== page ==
Graham Watts: The class of 2023
In 2023 the children starting school this year will leave school. What is the future of teaching? How are we going about preparing our youngsters for unknown jobs and a future that is ever-changing? We need to develop the skilful thinkers with transferable learning skills.
Saturday, May 8, 2010
Ando truly nailed the 1 in 5 nonsense being brandished about by the minister, but what is the reality of a bell curve, what does it actually mean.
Wednesday, April 28, 2010
10% of the 21st century is over, stop talking about 21st century learners and become a 21st century teacher before you get passed by. There are a few items on the list which are arguable but you cant deny its got to the stage that we need to shift NOW. Time for action not talk. Thanks manaiakalani for some help with the list.
create online materials using digital audio
find and evaluate authentic web based content
create and edit digital audio for the classroom
exploit digital images for the creation of web based learning materials / classroom use
create / collaborate on online media sharing channel (on YouTube / Teacher Tube etc)
create screen capture videos for students training
understand issues related to copyright and fair use of online materials
use browser plugins to enhance student learning
aid students in the use of a range of digital tools to help them goal set, plan and organise their learning
exploit webcams for teaching and learning / for student projects e
exploit social media for your own professional development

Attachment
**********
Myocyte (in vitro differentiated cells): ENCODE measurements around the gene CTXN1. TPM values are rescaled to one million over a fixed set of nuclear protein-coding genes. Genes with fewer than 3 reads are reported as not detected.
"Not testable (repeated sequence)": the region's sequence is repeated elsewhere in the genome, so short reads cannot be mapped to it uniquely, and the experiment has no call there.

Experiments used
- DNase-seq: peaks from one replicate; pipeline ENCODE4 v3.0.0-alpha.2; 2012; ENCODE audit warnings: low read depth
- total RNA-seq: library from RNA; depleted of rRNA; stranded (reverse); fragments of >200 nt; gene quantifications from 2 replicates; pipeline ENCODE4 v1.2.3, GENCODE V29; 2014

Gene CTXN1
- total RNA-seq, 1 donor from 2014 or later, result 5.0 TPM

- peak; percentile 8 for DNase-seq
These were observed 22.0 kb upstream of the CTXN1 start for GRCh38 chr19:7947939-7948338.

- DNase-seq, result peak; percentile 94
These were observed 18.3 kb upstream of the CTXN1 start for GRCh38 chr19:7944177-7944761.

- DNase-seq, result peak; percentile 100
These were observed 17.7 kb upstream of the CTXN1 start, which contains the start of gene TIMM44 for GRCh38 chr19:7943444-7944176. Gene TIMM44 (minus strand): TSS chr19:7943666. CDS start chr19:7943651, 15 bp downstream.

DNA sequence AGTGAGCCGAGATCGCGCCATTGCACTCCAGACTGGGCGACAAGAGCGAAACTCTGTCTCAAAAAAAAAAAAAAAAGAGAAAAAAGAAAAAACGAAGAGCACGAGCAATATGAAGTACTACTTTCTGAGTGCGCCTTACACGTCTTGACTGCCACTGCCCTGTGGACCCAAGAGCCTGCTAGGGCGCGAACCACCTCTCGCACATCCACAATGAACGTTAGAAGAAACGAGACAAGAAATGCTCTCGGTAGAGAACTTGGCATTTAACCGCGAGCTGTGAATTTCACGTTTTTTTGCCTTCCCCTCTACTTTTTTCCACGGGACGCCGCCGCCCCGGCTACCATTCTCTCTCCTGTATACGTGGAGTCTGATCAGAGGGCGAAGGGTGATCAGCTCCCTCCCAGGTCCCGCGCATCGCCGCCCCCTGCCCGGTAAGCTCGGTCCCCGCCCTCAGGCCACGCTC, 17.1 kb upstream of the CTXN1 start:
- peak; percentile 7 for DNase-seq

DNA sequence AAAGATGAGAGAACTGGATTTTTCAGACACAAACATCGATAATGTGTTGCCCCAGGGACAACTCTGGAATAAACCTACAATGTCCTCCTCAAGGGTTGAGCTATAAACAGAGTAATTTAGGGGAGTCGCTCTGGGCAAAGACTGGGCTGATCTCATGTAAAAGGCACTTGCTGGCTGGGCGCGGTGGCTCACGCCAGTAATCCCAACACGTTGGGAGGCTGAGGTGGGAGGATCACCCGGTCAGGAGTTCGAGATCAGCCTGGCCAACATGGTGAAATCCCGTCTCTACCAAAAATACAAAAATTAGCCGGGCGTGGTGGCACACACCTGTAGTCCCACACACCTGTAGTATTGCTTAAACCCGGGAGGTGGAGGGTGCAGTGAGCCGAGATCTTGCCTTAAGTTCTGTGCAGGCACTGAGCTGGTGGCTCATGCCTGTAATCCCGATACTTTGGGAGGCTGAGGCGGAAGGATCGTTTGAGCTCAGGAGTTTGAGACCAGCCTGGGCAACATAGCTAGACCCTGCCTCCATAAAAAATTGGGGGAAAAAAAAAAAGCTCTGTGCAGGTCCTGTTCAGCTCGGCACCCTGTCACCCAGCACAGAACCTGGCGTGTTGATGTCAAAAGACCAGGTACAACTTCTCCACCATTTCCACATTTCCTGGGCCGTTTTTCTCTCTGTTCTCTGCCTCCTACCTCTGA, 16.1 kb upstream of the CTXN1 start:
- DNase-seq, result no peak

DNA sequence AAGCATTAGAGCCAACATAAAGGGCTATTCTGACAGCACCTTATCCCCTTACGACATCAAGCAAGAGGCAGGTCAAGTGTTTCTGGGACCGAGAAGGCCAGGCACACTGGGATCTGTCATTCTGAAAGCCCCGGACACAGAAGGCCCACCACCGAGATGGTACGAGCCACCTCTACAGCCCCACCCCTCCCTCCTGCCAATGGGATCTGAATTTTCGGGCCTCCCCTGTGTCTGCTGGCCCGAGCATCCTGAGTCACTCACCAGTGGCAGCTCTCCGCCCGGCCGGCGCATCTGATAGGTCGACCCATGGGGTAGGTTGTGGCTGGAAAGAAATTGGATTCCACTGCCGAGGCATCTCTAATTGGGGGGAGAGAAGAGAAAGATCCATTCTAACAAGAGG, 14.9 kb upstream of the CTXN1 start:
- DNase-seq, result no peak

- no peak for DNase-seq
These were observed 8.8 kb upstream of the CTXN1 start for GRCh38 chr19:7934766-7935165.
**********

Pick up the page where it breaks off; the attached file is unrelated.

use a range of digital tools for time management planning and administrative purposes
use asynchronous collaborative tools for text constructions and editing
identify online resources that may pose a threat to our students e-security
exploit digital narrative for learning purposes
support students in the development of an e-portfolio
exploit blogging to achieve pedagogical aims
create digital narrative
utilize social bookmarking to share resources with and between learners
exploit 3D and 2D interactive computer games for learning purposes
exploit web based content for classroom learning
create a blog or website
check an email account regularly and manage it efficiently
use a computer / laptop and trouble shoot basic functions : on/off, connect to printer / internet
participate in online environments eg blogs or forums or Nings or Trademe or Facebook etc
independently operate, still and video cameras
administer a student blog : upload content, manage commenting, manage student use edit online pages e.g blog or Google sites use Google Apps - personally and with students a graphics programme for your level of students (e.g Kidpix, Hyperstudio, Pixelmator, Photoshop)
create a basic presentation eg Keynote or Google or Prezi or Powerpoint saving files in a variety of file formats (e.g .mov,.dv, .jpg, .aiff, .doc etc)
operate effectively you school student management system
create / interact with a wiki for collaborative learning with students
create and edit digital images / digital video
exploit web based content for autonomous student learning